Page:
Globally, the second leading cause of death, Cancer has claimed approximately 9.6 million lives in 2018 alone. With its insatiable appetite, it will continue to consume many lives and wrecking families across the planet in the coming years. Even though the research scientists are aggressively looking out for a cure for this monstrous disease, taming this beast is unforeseeable in the near future. Although every one of you must have heard of someone fighting it, and it has continued to instil fear, not many understand much about the disease. So let’s throw some light on what cancer is. An umbrella term is given to a collection for related diseases, characterised by the formation of abnormal cells. A human body consists of an estimated 37.2 trillion cells. In a healthy adult, around 242 billion cells are produced every day replacing the old ones, which die as a part of a natural process. Each cell follows the cell cycle, thus maintaining the internal balance which keeps us healthy. Cancer strikes when due to some unusual gene mutations, this orderly process is altered. As a consequence, the cells stop following the instructions of genes. It starts to grow and divide uncontrollably instead of dying when it should. Cancer cells continue to grow because they behave differently than normal cells. In the majority of cases, these cells form a mass called a tumour in the body. Now, this tumour can be of two types-cancerous or benign. A cancerous tumour is malignant, meaning it can grow faster and spread to other parts of the body. A benign tumour, on the other hand, can grow but will not spread and so it can’t cause harm to the body.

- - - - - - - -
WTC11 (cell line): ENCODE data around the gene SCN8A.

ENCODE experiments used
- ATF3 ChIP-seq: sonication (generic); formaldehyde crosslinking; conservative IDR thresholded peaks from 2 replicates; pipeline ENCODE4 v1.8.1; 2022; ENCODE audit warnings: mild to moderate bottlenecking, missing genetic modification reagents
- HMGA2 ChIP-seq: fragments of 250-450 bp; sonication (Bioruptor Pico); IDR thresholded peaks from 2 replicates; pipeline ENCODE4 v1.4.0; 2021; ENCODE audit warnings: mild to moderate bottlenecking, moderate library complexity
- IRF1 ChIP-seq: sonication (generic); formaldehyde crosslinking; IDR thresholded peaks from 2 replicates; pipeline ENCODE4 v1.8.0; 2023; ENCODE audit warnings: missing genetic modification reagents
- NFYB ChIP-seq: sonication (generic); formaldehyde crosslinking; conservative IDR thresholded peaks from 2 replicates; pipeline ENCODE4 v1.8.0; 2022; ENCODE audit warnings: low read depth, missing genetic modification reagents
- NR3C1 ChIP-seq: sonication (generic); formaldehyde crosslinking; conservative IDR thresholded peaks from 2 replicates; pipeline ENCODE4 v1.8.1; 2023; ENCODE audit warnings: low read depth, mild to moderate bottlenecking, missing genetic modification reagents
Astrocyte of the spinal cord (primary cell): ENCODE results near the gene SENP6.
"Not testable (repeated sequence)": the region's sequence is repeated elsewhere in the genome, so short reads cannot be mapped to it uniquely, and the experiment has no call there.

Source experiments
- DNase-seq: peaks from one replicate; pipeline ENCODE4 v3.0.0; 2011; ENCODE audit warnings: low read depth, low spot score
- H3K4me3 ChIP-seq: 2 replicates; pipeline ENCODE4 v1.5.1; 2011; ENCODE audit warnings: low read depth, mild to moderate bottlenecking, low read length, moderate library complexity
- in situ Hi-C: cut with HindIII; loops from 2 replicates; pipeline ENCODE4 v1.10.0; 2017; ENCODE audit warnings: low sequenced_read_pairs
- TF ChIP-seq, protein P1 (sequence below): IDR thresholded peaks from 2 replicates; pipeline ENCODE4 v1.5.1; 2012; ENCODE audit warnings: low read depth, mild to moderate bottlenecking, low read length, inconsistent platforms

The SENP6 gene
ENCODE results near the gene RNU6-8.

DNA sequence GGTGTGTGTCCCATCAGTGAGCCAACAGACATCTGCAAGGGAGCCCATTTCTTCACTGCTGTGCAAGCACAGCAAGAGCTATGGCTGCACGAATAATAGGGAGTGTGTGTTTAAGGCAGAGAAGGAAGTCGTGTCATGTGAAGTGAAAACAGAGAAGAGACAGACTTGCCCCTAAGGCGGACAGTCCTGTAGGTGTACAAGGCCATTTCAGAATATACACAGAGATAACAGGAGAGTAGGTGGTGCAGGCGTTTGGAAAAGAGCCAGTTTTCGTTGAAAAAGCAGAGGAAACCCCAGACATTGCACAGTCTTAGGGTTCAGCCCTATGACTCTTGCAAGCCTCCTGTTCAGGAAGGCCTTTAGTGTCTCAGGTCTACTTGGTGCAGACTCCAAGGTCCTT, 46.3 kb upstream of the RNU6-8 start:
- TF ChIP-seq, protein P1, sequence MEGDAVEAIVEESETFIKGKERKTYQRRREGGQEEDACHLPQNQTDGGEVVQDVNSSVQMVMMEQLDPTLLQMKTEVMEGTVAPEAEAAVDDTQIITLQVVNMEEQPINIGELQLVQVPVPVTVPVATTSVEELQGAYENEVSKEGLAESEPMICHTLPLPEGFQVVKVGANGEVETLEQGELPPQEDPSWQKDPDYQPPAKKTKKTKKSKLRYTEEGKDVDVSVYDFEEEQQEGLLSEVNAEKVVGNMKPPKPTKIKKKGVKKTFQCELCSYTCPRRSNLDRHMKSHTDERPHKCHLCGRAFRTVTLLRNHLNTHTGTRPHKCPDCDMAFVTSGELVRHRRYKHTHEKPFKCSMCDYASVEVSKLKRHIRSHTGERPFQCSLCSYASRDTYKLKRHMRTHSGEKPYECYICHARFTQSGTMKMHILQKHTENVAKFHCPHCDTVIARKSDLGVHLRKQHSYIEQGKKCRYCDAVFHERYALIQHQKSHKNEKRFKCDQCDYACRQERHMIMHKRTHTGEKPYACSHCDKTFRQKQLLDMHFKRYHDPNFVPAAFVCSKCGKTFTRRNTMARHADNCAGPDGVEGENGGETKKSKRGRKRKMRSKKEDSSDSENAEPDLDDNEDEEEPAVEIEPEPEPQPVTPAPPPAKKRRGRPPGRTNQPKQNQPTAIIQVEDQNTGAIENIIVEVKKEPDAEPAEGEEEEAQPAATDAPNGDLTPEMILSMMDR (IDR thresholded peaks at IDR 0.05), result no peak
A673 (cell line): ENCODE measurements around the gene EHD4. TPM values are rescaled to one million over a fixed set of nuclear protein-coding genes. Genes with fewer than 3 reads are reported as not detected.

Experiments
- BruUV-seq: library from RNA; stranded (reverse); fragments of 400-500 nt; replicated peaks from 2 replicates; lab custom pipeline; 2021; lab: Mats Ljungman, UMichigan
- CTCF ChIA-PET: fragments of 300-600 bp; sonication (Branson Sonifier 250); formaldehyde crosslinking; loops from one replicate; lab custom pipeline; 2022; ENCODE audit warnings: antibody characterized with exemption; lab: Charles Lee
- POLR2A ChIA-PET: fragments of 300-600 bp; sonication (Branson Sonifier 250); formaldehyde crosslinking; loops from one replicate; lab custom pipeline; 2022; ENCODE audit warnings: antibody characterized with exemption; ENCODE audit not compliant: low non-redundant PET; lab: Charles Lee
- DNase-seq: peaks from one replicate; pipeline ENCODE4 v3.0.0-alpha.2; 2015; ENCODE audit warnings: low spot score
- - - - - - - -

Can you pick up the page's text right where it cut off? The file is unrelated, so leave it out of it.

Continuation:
Stages of Cancer
Identifying the stages of cancer can help determine how dangerous it is, how much it has spread and what are the treatment options. The cancer stage can be identified only after an extensive physical examination and can act as a guidepost for doctors to decide what treatment will work best.
The patient does not have cancer but has abnormal cells growing in the body which have the potential to spread.
A cancer mass is formed but is relatively small and even though it may have affected the nearby tissues, but it still hasn’t grown deeply.
Stage II & III:
These two stages of cancer indicate that cancer has spread deeply to the lymph nodes and the nearby tissues.
This is the advanced stage and identifies that cancer has spread to other organs of the body.
Determining the cancer stage is crucial
It is of utmost importance to identifying the stage as it describes the location of the cancer cells and the extent to which it has spread and whether it is affecting other parts of the body. Among other reasons, examining cancer and identifying the stage helps the doctor establish a common way to describe the patients about the state of their disease. The other reasons include:
Plan the course of treatment
With research, time and effort, cancer treatments have evolved in the past few years. The main forms of treatments available include surgery, radiotherapy, chemotherapy and hormone therapy. According to the location of the tumour and the stage of cancer, personalised cancer treatment is provided to the patient.
Chance of recovery
The first question that arises after the diagnosis of any disease is the prognosis- to understand how aggressive the cancer is, how difficult it would be to fight the disease and what will be the possible outcomes, how gargantuan is the toll one particular form of cancer has on the affected population. Cancer survival rates or survival statistics ascertain the percentage of people who survive a certain type of cancer and help to discern the chances of recovery.